How To Find A Greater Sense Of Meaning In Life, Even During The Toughest Of Times.
It’s inevitable that human beings will have painful and traumatic experiences as they go through life. When these difficult episodes arise, what is it that allows people to keep their heads up and continue?
The stitches that hold all of our experiences together are the communities we find solace in. The answer, if there is one, to the eternal question of life’s true meaning surely lies in togetherness and love.
It’s easy to find meaning in life when everything is going well, but it can be tricky when the going gets tough.
Isn’t it amazing when life just seems to work out? You and your family are healthy, you have a job you love and everything feels like it’s in the right place.
It’s common to feel that life is in order after experiencing good fortune, and this tendency has to do with the human ability to find sense, meaning or purpose in a string of positive events. Simply put, it’s easier to see meaning in life when things work out for us.
This tends to be the result of expecting things to turn out a particular way, while failing to see chaos as an inherent aspect of life’s overall meaning. Instead, we find meaning in the things we purposefully intend to do, like finding a job we love. If we achieve these things, that sense of meaning is naturally reinforced.
Because of this positive reinforcement, rather than seeing the mess and chaos of our lives as meaningful, we quarantine them, associating them with negativity. The same can be said for stigma and failure, which people tend to associate with painful, difficult or unplanned experiences.
So, given this tendency, it should come as no surprise that, when we experience suffering or difficult moments, we find it hard to feel positive about life or think of it as meaningful. Just consider catastrophic events like terrorist attacks, natural disasters or the loss of a loved one. In painful moments it’s hard to believe that life has any positive meaning at all.
In such instances, it doesn’t even matter if the event happens to us or to another person. The painful experiences of one person are still part of the human community and, in that sense, all people are affected by the negative things that happen to all others.
In other words, we’re all joined together by bad experiences. For instance, if someone murders another human, the rest of society is partially responsible, since they live in the same human community as that person.
But this realization doesn’t have to be a total downer – there’s actually a lot to gain from these negative experiences.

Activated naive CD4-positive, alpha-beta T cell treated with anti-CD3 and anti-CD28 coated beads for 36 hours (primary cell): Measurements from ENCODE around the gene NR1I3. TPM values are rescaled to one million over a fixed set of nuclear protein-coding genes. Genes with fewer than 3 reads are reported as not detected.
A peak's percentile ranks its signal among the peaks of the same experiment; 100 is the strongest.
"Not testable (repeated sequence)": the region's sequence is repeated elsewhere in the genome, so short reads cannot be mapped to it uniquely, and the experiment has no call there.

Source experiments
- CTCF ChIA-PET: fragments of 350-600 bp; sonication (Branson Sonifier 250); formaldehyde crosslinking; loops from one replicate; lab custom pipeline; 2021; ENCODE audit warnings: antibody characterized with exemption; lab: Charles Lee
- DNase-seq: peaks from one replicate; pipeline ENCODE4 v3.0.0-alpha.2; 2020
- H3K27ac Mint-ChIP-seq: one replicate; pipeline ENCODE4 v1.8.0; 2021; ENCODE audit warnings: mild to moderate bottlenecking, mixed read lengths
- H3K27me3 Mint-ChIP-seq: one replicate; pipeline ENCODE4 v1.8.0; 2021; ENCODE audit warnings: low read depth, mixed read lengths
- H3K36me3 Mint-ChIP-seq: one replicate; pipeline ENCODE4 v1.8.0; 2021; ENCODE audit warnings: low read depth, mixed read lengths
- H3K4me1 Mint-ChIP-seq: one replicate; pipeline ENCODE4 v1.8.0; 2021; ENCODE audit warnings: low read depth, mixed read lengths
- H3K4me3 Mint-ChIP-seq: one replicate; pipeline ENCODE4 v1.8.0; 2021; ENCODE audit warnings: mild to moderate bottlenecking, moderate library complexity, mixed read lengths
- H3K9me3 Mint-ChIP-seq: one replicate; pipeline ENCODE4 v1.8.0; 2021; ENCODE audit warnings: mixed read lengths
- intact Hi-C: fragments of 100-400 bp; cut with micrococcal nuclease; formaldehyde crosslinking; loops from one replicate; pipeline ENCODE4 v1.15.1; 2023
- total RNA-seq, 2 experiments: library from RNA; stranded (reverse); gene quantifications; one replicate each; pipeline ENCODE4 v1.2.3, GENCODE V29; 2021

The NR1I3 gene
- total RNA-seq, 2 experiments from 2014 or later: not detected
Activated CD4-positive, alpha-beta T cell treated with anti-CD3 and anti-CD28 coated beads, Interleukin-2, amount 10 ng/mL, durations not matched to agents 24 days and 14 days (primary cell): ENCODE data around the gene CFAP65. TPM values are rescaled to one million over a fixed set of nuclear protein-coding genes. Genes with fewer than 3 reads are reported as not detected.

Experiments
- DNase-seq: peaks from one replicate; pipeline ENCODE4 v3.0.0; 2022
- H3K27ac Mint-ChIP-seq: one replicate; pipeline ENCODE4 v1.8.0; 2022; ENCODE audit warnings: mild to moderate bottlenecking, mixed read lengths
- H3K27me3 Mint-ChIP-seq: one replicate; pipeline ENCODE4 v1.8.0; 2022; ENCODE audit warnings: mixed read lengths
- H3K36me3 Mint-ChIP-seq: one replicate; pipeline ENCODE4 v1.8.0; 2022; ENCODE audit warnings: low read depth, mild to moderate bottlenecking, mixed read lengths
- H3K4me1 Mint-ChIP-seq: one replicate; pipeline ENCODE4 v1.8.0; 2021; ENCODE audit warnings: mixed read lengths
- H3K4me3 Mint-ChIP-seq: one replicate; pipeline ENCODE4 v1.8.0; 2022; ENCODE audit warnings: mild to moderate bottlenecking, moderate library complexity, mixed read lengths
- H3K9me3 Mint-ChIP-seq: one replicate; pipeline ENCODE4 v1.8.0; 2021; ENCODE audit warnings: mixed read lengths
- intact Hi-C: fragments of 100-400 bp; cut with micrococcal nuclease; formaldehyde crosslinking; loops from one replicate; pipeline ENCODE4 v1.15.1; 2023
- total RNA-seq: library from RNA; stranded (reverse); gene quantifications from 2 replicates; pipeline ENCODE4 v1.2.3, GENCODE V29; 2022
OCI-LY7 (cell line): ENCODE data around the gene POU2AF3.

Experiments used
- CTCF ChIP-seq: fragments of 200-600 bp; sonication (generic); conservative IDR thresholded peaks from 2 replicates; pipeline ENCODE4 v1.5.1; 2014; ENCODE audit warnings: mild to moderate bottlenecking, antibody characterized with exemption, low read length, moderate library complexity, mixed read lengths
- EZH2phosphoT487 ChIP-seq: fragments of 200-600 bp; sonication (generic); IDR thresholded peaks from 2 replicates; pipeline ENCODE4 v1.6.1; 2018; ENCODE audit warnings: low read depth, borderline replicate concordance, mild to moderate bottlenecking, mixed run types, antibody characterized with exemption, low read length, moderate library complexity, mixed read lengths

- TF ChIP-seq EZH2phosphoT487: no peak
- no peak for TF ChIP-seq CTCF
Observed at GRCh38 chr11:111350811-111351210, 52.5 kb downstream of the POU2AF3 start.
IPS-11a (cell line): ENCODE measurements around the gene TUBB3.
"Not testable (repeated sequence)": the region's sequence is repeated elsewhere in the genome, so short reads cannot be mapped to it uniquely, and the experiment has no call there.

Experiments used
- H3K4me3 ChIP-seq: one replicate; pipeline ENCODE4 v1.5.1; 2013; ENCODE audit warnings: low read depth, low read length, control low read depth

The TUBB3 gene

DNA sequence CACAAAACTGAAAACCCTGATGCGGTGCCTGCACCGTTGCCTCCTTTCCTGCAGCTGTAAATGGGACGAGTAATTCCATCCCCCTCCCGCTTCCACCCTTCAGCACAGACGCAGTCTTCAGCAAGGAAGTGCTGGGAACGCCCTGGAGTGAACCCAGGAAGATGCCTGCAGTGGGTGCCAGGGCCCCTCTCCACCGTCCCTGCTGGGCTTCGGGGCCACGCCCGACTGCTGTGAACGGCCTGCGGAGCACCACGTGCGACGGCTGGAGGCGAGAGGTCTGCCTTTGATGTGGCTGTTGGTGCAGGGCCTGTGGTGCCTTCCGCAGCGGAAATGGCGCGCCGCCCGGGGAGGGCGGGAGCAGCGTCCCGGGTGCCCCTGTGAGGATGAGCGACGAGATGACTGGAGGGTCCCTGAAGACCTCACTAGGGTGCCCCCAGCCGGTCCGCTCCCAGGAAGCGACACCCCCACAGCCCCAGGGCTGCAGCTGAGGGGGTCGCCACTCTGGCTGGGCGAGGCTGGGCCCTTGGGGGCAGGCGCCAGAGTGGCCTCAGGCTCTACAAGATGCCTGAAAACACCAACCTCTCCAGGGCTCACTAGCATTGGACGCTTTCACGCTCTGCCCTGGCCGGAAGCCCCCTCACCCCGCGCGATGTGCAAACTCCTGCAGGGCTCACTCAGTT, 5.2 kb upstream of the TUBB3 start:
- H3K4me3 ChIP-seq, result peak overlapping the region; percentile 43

Life is a hodgepodge of good and bad experiences, and the latter have a lot to teach us.
Nobody only learns from quick, easy and painless events. But neither do they look forward to the dark times. In reality, life is a jumble of good and bad experiences, all of which have something to teach us.
In this way, life is a lot like an eclectic patchwork quilt, composed of innumerable different moments. It has holes that have been patched up, repeated sections and, for the most part, it’s improvised. The only thing we can do is take it one stitch at a time.
But people tend to hold onto the idea that everything in their lives should fit perfectly together in a neat, presentable package. They expect that they’ll finish high school, maybe go to university, find a career and build a family.
In other words, they’re stuck on a linear, step-by-step ladder. As a result, people don’t plan and aren’t encouraged to think about how, at some point, things will likely go off course. This is astonishing, since people around the world get laid off, lose loved ones or experience natural disasters every day.
Such negative events are simply a fact of life – but if we accept them as inevitable, we can actually learn a lot from them. These experiences shape us and are fundamental contributing elements to who we are.
So, in a way, we can never get over our greatest losses, as the pain they spur will forever shape us. But that’s not necessarily a negative thing.
For instance, instead of trying to “get over” losing his best friend, Tom held onto a shirt his best friend gave him shortly before she died. Wearing the shirt kept him connected to his best friend, while acknowledging the pain she felt from losing her. By honoring rather than suppressing the experience, Tom was able to see beyond the pain of losing someone dear to him.